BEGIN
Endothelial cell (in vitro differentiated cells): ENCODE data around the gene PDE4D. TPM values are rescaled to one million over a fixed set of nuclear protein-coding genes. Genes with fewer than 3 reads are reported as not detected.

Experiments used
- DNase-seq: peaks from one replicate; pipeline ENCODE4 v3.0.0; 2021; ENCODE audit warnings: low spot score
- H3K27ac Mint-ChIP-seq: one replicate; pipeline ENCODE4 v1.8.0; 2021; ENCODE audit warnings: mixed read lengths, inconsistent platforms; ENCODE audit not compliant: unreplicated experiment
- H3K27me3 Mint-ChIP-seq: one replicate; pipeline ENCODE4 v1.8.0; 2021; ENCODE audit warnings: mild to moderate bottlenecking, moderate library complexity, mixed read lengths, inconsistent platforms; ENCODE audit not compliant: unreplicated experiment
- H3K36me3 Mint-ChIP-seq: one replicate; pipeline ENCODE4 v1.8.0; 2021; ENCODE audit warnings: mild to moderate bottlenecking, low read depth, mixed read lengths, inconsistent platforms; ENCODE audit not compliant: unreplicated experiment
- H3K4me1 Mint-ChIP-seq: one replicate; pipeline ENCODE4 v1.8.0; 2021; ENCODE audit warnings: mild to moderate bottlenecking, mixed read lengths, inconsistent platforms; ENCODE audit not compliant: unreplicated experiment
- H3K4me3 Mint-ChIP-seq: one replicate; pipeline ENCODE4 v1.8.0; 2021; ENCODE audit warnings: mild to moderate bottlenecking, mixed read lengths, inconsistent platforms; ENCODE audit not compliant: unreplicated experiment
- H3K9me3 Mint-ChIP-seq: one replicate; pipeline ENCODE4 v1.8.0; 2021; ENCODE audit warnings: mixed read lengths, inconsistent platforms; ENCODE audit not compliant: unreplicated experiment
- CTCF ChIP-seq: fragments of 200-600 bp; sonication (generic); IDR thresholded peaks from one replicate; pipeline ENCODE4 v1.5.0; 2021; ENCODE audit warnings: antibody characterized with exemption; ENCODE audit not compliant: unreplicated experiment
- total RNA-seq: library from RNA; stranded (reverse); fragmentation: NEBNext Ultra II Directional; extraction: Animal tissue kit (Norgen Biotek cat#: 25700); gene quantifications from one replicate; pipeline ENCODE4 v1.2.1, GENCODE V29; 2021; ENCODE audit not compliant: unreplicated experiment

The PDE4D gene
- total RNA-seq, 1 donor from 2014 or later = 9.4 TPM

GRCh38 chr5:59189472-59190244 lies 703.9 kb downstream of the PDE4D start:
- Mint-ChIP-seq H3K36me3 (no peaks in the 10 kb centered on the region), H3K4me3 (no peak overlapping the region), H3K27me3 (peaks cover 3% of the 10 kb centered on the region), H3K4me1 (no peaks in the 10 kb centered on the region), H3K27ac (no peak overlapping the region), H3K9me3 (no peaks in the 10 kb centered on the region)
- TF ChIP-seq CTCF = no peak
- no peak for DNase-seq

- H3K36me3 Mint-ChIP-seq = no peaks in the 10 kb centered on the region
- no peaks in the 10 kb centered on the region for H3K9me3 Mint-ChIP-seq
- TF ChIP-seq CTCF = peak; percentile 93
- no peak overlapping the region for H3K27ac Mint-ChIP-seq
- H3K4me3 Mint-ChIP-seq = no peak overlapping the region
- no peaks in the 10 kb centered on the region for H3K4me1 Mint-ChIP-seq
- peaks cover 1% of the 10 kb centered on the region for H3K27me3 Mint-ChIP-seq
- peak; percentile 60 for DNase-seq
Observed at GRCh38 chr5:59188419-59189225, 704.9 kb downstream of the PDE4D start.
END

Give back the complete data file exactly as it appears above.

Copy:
Endothelial cell (in vitro differentiated cells): ENCODE data around the gene PDE4D. TPM values are rescaled to one million over a fixed set of nuclear protein-coding genes. Genes with fewer than 3 reads are reported as not detected.

Experiments used
- DNase-seq: peaks from one replicate; pipeline ENCODE4 v3.0.0; 2021; ENCODE audit warnings: low spot score
- H3K27ac Mint-ChIP-seq: one replicate; pipeline ENCODE4 v1.8.0; 2021; ENCODE audit warnings: mixed read lengths, inconsistent platforms; ENCODE audit not compliant: unreplicated experiment
- H3K27me3 Mint-ChIP-seq: one replicate; pipeline ENCODE4 v1.8.0; 2021; ENCODE audit warnings: mild to moderate bottlenecking, moderate library complexity, mixed read lengths, inconsistent platforms; ENCODE audit not compliant: unreplicated experiment
- H3K36me3 Mint-ChIP-seq: one replicate; pipeline ENCODE4 v1.8.0; 2021; ENCODE audit warnings: mild to moderate bottlenecking, low read depth, mixed read lengths, inconsistent platforms; ENCODE audit not compliant: unreplicated experiment
- H3K4me1 Mint-ChIP-seq: one replicate; pipeline ENCODE4 v1.8.0; 2021; ENCODE audit warnings: mild to moderate bottlenecking, mixed read lengths, inconsistent platforms; ENCODE audit not compliant: unreplicated experiment
- H3K4me3 Mint-ChIP-seq: one replicate; pipeline ENCODE4 v1.8.0; 2021; ENCODE audit warnings: mild to moderate bottlenecking, mixed read lengths, inconsistent platforms; ENCODE audit not compliant: unreplicated experiment
- H3K9me3 Mint-ChIP-seq: one replicate; pipeline ENCODE4 v1.8.0; 2021; ENCODE audit warnings: mixed read lengths, inconsistent platforms; ENCODE audit not compliant: unreplicated experiment
- CTCF ChIP-seq: fragments of 200-600 bp; sonication (generic); IDR thresholded peaks from one replicate; pipeline ENCODE4 v1.5.0; 2021; ENCODE audit warnings: antibody characterized with exemption; ENCODE audit not compliant: unreplicated experiment
- total RNA-seq: library from RNA; stranded (reverse); fragmentation: NEBNext Ultra II Directional; extraction: Animal tissue kit (Norgen Biotek cat#: 25700); gene quantifications from one replicate; pipeline ENCODE4 v1.2.1, GENCODE V29; 2021; ENCODE audit not compliant: unreplicated experiment

The PDE4D gene
- total RNA-seq, 1 donor from 2014 or later = 9.4 TPM

GRCh38 chr5:59189472-59190244 lies 703.9 kb downstream of the PDE4D start:
- Mint-ChIP-seq H3K36me3 (no peaks in the 10 kb centered on the region), H3K4me3 (no peak overlapping the region), H3K27me3 (peaks cover 3% of the 10 kb centered on the region), H3K4me1 (no peaks in the 10 kb centered on the region), H3K27ac (no peak overlapping the region), H3K9me3 (no peaks in the 10 kb centered on the region)
- TF ChIP-seq CTCF = no peak
- no peak for DNase-seq

- H3K36me3 Mint-ChIP-seq = no peaks in the 10 kb centered on the region
- no peaks in the 10 kb centered on the region for H3K9me3 Mint-ChIP-seq
- TF ChIP-seq CTCF = peak; percentile 93
- no peak overlapping the region for H3K27ac Mint-ChIP-seq
- H3K4me3 Mint-ChIP-seq = no peak overlapping the region
- no peaks in the 10 kb centered on the region for H3K4me1 Mint-ChIP-seq
- peaks cover 1% of the 10 kb centered on the region for H3K27me3 Mint-ChIP-seq
- peak; percentile 60 for DNase-seq
Observed at GRCh38 chr5:59188419-59189225, 704.9 kb downstream of the PDE4D start.